Homer Hesiod Hymns Tragedy Remythologizing Tools Blackboard Info
A fire-breathing monster of Lycia, destroyed by Bellerophon. According to Homer the Chimaera was of divine origin. In front it was a lion, behind it was a serpent, and in the middle a goat, and was brought up by Amisodarus as a plague for many men. Hesiod calls her the daughter of Typhaon and Echidna, and by Orthos the mother of the Sphinx and the Nemean lion. He describes her as large, swift-footed, strong, with the heads of a lion, and goat, and a serpent. In numerous works of art, as in statues, and the coins of Corinth, Sicyon, and other cities, the Chimaera is generally represented as a lion, with a goat's head in the middle of its back, and tail ending in a snake's head. The bronze Chimaera of Arretium, now in Florence, is a very celebrated work of art. Even in antiquity the Chimaera was regarded as a symbol of the volcanic character of the Lycian soil.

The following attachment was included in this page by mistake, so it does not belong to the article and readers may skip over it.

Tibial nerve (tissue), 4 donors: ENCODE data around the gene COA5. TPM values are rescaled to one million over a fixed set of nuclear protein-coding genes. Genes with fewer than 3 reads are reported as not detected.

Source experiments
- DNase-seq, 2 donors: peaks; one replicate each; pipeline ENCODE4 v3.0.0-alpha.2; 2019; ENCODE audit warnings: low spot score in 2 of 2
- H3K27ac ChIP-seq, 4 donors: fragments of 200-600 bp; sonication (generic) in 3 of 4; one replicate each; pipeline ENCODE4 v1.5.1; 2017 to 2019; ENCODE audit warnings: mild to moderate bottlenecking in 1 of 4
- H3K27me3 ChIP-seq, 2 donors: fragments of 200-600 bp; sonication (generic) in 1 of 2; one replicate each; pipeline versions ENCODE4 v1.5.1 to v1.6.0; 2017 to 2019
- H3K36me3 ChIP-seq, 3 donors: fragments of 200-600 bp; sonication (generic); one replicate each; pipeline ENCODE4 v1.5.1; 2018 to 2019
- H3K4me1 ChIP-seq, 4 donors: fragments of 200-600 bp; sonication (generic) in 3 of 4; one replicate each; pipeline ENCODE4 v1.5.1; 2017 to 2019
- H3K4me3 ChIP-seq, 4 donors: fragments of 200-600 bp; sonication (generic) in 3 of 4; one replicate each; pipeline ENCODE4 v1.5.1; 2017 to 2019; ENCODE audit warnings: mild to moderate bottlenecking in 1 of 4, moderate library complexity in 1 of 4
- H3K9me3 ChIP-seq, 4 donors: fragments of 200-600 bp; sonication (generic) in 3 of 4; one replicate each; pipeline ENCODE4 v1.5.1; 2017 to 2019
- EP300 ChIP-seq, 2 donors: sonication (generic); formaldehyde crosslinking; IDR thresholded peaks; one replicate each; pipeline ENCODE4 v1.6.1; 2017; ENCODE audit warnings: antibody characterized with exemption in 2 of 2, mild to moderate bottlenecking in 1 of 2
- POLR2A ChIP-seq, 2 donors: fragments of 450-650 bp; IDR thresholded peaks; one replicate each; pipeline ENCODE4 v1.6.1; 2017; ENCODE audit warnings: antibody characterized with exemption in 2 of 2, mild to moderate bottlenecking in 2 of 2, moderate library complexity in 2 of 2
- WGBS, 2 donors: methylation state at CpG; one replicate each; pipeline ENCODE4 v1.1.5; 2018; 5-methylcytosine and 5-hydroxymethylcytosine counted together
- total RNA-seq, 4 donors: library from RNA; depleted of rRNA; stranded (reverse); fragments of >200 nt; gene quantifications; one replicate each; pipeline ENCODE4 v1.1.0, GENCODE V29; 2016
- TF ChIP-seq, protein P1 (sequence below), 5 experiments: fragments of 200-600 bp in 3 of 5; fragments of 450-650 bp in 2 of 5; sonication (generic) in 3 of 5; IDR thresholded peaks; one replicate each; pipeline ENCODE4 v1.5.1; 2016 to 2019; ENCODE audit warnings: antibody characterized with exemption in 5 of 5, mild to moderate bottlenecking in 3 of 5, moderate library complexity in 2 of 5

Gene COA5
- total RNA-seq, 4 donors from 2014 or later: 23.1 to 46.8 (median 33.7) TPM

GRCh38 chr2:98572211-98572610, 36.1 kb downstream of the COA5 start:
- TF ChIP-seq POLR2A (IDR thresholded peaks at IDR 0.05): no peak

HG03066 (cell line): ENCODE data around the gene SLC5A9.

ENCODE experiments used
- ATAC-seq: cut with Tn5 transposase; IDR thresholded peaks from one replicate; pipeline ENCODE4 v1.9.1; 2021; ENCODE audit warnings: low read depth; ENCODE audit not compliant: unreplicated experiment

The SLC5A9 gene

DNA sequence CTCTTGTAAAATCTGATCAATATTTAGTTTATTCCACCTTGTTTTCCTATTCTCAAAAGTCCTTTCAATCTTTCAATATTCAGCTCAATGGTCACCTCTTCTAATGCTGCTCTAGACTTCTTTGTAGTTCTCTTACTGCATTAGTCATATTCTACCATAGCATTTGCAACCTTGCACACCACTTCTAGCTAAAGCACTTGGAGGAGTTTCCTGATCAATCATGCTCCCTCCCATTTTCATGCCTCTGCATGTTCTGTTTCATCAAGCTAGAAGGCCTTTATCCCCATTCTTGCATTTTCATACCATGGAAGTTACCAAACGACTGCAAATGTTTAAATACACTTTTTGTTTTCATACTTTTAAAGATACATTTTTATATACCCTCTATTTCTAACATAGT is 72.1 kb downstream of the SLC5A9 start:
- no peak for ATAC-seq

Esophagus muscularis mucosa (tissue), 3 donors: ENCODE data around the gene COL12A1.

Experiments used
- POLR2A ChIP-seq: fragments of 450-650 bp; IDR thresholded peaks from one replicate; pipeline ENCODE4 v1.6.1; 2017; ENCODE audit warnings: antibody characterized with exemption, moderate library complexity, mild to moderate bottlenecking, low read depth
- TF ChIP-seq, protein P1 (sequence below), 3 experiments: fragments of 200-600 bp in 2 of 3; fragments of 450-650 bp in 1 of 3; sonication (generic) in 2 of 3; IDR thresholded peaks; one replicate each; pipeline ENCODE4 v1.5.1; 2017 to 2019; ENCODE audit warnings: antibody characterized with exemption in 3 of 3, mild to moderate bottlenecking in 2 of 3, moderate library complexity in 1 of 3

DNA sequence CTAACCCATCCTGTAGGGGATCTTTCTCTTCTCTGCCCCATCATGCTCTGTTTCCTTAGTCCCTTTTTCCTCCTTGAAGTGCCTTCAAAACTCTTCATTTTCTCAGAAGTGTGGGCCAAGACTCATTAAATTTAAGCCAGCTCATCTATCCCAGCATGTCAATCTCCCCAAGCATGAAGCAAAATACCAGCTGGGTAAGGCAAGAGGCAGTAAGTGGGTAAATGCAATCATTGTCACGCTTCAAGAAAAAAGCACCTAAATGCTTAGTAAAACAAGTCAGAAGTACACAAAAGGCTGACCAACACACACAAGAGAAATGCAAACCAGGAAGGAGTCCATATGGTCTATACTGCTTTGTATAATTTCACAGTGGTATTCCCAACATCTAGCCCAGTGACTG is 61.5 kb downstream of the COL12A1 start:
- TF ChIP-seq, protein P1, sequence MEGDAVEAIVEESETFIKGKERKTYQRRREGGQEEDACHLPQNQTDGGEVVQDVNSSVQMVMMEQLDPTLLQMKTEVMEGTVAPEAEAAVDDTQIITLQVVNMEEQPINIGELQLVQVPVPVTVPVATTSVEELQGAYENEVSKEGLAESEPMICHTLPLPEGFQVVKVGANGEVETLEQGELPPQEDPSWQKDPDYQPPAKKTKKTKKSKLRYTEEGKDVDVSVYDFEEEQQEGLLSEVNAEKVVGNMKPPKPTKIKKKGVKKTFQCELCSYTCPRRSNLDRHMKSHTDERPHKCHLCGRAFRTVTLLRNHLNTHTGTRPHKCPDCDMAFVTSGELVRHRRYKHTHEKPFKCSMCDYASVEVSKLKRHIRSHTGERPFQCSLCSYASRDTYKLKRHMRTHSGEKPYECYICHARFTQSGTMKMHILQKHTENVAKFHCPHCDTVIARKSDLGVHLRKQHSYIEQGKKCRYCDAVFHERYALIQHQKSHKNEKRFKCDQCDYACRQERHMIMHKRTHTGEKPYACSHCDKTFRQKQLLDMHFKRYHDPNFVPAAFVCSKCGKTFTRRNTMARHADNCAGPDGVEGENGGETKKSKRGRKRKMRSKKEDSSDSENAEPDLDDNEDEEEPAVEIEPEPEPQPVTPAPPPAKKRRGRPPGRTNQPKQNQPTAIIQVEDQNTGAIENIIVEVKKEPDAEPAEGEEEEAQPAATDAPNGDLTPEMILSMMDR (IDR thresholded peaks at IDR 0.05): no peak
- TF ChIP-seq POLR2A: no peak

Type: Standard
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